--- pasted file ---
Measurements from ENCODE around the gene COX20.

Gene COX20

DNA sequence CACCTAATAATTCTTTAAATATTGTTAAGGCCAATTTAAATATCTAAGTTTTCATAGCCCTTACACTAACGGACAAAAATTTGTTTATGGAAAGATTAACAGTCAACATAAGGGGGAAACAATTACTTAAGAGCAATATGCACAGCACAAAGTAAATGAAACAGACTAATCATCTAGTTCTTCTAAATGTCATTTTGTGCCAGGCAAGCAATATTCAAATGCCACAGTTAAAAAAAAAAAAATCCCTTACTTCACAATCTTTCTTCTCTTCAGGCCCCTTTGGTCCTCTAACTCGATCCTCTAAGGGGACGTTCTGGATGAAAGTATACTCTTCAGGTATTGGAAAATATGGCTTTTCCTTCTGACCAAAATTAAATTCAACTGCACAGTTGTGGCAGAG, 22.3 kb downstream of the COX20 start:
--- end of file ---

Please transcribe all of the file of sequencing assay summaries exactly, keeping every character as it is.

Measurements from ENCODE around the gene COX20.

Gene COX20

DNA sequence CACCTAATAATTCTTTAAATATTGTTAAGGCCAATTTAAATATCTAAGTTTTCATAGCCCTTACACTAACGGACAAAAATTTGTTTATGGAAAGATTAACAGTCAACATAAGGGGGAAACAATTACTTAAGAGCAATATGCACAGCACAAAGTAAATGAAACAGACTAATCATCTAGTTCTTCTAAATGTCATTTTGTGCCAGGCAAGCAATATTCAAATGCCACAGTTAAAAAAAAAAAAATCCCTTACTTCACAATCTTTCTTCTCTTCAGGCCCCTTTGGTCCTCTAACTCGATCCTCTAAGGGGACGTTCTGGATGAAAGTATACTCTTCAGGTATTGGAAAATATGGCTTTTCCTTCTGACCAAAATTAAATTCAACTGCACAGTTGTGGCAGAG, 22.3 kb downstream of the COX20 start: